Thousand Dollar Tan LineThe Thousand Dollar Tan Line by Rob Thomas
I loved the Veronica Mars television series! This book takes place a few years after the series ends when Veronica gets really close to joining the FBI but decides to live and work in her small, California beach-side hometown, Neptune. Written by the series creator, writer and producer, Rob Thomas, stylistically the book is true to the spirit of the show and the 2014 movie. I know you are thinking, “that sounds kind of low-brow for you, a well-read librarian”. Well, it’s not. This book is not great literature, but it is perfectly entertaining and it was great to be reunited with old friends (this is the part where you remember the catchy theme song…A long time ago, we used to be friends….).

All Joy and No Fun by Jennifer Senior

July 28, 2014

All Joy and No FunI have to admit that reading is such an escape for me that I rarely read anything directly applicable to my life. This includes books about: work, parenting, self-help, spirituality, politics, and global issues. All Joy and No Fun: The Paradox of Modern Parenthood is the exception for me.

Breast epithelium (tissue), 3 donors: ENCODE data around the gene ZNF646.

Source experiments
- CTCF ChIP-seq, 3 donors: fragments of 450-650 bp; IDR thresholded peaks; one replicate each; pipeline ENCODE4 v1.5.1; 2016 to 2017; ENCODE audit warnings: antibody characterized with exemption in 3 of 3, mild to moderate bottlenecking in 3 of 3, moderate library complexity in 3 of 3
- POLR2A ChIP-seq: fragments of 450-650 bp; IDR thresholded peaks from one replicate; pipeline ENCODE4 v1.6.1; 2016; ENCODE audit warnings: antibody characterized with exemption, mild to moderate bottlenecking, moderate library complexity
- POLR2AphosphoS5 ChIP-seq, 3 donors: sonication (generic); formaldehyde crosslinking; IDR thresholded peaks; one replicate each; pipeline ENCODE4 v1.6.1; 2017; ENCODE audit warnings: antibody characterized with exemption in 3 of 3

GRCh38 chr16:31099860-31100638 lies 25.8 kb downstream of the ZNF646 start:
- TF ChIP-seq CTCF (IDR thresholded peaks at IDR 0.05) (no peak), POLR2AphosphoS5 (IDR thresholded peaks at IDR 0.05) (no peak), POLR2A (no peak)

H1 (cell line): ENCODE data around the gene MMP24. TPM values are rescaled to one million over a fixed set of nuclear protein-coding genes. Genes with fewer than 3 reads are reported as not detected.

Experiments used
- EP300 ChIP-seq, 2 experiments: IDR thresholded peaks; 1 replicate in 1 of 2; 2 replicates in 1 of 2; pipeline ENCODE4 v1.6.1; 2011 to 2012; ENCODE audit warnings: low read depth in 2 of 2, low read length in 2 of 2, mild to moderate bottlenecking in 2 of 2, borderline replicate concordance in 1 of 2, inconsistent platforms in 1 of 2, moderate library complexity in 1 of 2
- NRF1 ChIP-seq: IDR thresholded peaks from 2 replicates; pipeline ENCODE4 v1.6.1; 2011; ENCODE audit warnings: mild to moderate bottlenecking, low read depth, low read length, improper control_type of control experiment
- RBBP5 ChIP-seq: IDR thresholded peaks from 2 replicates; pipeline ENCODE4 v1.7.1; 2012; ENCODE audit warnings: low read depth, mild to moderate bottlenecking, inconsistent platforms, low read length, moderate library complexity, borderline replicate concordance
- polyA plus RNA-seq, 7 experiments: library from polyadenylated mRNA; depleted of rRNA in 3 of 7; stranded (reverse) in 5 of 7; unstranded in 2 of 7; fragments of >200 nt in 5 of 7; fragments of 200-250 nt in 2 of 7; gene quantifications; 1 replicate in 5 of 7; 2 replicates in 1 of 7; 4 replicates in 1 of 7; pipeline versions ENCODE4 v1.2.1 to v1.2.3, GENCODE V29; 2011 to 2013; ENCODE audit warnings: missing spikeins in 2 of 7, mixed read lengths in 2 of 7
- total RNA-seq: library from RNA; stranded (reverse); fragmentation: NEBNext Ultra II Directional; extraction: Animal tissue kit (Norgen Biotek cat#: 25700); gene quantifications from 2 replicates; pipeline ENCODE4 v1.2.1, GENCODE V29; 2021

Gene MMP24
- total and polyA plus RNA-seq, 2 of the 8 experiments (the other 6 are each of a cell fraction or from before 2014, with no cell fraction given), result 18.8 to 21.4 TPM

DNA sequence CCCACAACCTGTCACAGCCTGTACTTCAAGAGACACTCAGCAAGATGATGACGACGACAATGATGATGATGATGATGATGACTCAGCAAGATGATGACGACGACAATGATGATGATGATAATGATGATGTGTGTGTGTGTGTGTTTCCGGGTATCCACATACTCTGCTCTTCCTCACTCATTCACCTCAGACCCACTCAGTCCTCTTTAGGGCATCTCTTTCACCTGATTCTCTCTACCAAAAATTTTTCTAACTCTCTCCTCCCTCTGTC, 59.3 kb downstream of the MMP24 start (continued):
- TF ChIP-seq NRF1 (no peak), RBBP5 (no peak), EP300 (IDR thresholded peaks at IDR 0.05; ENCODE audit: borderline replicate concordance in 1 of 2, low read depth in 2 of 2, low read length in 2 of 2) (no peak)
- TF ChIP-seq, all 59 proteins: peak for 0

Ever since I became a parent around 4 years ago many questions have plagued me. I have questions beyond:
“How do I make her stop crying?”
“When was the last time I took a shower?”
“Did I just tell my co-worker I had to go potty?”
I often wonder why parenting seems so hard when I do not remember my mother and her generation having the same struggles being a parent.

This book answers a lot of those questions; however, it is not about how to be a better parent. The writer clearly states that this book is about the effect of children on parents . Author Jennifer Senior explicitly outlines all the things that are different today. She cites real studies, observes real parents in action, and even throws in some humorous parenting anecdotes from the likes of Erma Bombeck and Louis C.K.

Senior posits that even though parents experience moments of rapturous joy more frequently than our childless peers (like hearing my daughter laugh hysterically), we also don’t have a lot of fun the rest of the time and childcare is low on the list of fulfilling day-to-day activities. I know that sounds alarming and you think, “But I love spending time with my child!”. Look, children have never been on the top of the list to parents EVER. Senior points out (with physiological evidence) that you are dealing with an illogical being who may insist that she does not know how to put her shoes on —even though we know she does know how to put her shoes on, or screams over and over from her bedroom that she “forgot how to take a nap” (Step 1: stop screaming). So please, admit to yourself that it is not always fun, and that’s ok. But we have to put up with all the no fun to get to the joy. That’s the same with toddlers and teenagers.